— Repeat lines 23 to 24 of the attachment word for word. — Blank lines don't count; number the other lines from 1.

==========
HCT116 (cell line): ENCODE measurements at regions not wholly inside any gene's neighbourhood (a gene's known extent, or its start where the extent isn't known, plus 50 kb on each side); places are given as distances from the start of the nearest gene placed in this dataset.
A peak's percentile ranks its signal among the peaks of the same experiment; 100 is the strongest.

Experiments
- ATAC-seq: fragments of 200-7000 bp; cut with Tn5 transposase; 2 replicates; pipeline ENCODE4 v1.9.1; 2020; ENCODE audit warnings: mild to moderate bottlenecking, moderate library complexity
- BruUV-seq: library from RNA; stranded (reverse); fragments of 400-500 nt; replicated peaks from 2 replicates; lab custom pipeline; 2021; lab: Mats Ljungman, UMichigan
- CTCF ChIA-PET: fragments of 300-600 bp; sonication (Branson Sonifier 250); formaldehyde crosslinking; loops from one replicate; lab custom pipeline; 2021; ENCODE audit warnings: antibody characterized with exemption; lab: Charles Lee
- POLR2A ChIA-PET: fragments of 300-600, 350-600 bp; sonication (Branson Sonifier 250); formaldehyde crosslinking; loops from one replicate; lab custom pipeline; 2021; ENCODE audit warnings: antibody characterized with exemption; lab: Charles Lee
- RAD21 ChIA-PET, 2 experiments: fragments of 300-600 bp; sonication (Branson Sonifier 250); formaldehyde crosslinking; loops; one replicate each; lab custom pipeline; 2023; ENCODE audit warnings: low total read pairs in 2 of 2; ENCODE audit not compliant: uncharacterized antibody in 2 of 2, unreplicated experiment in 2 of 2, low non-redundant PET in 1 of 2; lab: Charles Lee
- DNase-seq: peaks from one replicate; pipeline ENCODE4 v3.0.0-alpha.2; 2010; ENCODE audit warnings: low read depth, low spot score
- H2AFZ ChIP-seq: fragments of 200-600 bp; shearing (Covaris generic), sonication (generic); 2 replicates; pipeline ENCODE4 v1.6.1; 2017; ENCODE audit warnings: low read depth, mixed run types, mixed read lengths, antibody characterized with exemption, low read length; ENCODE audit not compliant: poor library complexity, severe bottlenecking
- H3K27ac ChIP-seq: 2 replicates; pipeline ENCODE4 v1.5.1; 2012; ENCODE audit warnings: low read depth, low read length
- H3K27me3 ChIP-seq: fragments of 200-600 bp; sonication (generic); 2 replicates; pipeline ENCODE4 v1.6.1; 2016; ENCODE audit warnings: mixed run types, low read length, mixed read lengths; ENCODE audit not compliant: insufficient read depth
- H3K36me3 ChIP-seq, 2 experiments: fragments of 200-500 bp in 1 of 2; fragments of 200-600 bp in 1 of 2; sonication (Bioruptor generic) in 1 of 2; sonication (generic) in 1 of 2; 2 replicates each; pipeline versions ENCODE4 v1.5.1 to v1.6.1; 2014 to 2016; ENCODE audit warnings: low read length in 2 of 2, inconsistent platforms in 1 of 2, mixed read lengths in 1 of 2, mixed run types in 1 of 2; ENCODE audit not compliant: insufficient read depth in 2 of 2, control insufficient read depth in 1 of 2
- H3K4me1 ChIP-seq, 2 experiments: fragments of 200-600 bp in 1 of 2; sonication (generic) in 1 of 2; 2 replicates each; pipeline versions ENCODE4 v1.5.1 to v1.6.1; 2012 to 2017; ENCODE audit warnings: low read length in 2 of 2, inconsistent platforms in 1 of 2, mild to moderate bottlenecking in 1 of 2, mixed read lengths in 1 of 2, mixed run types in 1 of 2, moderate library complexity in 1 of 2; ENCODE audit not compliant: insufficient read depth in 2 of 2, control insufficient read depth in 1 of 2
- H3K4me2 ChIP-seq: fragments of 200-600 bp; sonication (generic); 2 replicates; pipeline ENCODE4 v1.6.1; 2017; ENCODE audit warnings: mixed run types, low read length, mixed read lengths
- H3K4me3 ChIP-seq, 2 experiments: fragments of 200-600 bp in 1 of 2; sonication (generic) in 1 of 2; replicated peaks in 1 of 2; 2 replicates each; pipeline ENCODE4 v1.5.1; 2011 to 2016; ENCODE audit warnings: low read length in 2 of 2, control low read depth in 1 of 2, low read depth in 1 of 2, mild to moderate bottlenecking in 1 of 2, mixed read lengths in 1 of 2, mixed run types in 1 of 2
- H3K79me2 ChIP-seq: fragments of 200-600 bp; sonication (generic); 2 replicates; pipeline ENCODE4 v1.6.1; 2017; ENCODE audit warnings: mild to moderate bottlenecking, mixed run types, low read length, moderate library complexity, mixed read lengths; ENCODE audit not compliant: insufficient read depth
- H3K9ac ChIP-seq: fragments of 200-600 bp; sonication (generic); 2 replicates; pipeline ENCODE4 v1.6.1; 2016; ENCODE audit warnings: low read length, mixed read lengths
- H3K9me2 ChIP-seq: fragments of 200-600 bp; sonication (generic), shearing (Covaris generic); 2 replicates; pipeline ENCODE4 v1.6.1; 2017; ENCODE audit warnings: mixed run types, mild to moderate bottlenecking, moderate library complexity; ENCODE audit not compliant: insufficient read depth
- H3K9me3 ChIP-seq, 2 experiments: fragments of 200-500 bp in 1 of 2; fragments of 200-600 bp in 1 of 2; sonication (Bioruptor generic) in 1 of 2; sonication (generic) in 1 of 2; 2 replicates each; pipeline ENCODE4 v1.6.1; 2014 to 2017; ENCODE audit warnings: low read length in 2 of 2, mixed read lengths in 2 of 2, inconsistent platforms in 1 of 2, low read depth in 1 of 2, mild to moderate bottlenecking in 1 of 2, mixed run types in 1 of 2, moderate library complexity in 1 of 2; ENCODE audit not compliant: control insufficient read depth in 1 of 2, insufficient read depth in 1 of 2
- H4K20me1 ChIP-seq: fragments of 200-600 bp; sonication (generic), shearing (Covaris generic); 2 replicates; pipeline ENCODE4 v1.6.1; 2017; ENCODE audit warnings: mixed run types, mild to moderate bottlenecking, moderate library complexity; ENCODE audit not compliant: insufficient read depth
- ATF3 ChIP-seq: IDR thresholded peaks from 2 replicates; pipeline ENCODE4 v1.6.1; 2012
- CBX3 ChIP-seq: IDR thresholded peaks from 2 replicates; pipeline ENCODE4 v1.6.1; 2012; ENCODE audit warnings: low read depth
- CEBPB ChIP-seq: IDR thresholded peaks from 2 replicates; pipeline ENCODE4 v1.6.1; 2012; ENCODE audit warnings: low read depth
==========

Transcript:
- CBX3 ChIP-seq: IDR thresholded peaks from 2 replicates; pipeline ENCODE4 v1.6.1; 2012; ENCODE audit warnings: low read depth
- CEBPB ChIP-seq: IDR thresholded peaks from 2 replicates; pipeline ENCODE4 v1.6.1; 2012; ENCODE audit warnings: low read depth